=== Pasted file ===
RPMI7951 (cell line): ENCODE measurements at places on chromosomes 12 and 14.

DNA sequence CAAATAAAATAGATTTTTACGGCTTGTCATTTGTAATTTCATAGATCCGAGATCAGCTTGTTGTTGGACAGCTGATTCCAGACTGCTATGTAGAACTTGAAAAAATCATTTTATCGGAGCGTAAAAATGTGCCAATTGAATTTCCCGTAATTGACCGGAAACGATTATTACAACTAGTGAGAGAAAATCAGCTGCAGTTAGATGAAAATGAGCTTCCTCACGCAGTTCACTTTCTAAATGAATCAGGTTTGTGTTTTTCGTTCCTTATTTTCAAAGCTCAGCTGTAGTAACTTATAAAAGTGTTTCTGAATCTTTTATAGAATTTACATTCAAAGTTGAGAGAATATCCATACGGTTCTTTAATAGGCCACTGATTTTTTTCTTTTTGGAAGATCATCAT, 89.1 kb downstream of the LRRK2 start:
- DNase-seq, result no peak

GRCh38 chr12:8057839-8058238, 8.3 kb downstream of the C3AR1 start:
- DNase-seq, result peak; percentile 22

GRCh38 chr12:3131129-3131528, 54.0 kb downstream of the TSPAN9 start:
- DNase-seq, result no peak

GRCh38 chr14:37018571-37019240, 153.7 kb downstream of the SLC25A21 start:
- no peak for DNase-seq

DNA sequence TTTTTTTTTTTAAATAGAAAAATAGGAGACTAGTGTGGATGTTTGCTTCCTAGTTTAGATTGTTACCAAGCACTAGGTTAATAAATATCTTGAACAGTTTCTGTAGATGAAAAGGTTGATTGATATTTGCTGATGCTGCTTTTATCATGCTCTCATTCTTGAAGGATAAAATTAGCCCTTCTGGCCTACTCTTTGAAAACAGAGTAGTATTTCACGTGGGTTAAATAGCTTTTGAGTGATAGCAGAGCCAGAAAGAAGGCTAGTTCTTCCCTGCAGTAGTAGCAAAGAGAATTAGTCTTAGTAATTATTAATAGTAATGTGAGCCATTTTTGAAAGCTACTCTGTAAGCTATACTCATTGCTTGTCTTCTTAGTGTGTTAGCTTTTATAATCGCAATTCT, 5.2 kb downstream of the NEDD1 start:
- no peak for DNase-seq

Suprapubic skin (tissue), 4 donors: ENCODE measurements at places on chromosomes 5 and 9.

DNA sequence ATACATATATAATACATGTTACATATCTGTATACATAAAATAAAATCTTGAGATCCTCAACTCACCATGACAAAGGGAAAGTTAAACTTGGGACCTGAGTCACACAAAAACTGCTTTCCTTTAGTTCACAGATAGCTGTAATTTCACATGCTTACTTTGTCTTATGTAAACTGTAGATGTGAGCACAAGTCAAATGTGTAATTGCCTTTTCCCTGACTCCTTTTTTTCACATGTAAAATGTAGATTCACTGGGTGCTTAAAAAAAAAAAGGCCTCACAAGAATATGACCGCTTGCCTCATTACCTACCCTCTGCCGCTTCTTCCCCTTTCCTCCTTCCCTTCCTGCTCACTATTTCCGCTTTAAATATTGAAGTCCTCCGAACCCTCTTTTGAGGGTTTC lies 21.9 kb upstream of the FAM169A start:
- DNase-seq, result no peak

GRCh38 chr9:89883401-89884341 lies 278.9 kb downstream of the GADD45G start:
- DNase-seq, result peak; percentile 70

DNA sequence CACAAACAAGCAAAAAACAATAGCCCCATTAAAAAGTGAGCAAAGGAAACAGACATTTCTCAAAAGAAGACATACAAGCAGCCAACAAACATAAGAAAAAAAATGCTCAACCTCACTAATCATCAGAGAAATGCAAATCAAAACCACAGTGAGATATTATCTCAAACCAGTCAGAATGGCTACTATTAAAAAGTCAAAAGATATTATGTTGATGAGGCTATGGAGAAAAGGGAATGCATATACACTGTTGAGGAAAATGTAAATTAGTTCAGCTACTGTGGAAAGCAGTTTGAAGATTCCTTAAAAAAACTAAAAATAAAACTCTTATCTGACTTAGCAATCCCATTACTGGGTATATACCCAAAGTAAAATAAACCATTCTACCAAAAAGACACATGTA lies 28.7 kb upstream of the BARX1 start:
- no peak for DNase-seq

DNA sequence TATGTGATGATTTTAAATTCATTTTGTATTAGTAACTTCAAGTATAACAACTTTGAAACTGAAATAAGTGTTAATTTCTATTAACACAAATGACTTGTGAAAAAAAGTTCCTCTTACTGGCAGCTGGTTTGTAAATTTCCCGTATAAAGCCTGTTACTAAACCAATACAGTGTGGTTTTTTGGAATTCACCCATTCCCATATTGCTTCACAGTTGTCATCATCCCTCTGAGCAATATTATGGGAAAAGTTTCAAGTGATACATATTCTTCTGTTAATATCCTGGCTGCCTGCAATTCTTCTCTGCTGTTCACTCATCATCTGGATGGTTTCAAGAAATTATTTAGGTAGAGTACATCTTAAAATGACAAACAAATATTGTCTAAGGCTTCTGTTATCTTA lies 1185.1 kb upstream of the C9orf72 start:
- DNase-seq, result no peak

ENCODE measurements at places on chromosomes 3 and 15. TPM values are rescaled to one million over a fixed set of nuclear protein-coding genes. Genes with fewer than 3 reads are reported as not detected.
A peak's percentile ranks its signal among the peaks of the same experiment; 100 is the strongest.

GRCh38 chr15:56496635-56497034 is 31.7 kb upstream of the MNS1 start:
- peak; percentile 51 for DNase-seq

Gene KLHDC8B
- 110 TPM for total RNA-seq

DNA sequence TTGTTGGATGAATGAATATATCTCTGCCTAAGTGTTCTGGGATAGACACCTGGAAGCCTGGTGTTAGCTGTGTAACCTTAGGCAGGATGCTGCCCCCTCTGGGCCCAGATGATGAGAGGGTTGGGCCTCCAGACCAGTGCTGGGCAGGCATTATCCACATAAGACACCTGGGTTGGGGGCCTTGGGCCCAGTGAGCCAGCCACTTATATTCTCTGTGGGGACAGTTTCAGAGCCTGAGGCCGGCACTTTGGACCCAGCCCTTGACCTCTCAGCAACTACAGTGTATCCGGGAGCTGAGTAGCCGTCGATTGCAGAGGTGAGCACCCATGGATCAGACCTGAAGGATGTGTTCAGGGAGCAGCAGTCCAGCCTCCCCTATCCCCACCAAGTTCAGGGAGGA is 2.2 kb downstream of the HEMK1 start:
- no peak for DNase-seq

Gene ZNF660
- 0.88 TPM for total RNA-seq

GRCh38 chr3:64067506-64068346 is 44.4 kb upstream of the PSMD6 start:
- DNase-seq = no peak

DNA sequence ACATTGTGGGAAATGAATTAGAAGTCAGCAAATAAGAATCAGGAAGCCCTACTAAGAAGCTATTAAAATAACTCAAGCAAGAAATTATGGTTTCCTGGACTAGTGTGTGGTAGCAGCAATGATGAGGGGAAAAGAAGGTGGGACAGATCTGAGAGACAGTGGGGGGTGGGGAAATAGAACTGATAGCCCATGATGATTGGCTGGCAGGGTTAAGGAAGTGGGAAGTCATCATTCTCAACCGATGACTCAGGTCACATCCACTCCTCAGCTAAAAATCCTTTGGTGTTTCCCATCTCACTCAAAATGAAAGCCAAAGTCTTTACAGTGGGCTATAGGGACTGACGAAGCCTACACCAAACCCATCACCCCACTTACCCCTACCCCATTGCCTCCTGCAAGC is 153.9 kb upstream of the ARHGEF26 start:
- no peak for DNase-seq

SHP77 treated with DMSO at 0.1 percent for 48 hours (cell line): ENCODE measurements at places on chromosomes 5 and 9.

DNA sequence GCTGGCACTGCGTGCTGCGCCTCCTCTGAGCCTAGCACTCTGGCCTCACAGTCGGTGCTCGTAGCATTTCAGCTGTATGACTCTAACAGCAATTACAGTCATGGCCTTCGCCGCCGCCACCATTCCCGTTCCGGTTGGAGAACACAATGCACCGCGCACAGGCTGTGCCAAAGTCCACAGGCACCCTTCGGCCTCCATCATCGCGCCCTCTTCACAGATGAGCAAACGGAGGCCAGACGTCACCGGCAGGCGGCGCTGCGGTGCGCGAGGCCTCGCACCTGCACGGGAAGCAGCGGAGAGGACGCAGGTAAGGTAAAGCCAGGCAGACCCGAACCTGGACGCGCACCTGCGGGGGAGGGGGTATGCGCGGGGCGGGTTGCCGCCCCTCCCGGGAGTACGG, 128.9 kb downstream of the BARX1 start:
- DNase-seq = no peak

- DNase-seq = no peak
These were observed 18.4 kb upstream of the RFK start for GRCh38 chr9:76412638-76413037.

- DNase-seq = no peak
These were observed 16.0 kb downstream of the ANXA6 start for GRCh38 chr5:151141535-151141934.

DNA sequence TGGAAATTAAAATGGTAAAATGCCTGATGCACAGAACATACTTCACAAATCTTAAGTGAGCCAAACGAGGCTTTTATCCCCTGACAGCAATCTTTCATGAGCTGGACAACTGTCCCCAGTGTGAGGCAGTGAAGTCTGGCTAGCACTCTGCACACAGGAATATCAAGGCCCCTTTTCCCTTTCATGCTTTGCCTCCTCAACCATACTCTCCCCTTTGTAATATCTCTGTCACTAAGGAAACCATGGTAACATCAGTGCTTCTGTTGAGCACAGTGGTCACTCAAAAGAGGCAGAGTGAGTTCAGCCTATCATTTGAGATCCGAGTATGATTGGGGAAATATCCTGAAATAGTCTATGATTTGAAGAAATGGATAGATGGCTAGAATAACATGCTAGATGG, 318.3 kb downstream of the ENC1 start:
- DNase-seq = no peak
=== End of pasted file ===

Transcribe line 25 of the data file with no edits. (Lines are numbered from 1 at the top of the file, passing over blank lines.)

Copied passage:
Gene KLHDC8B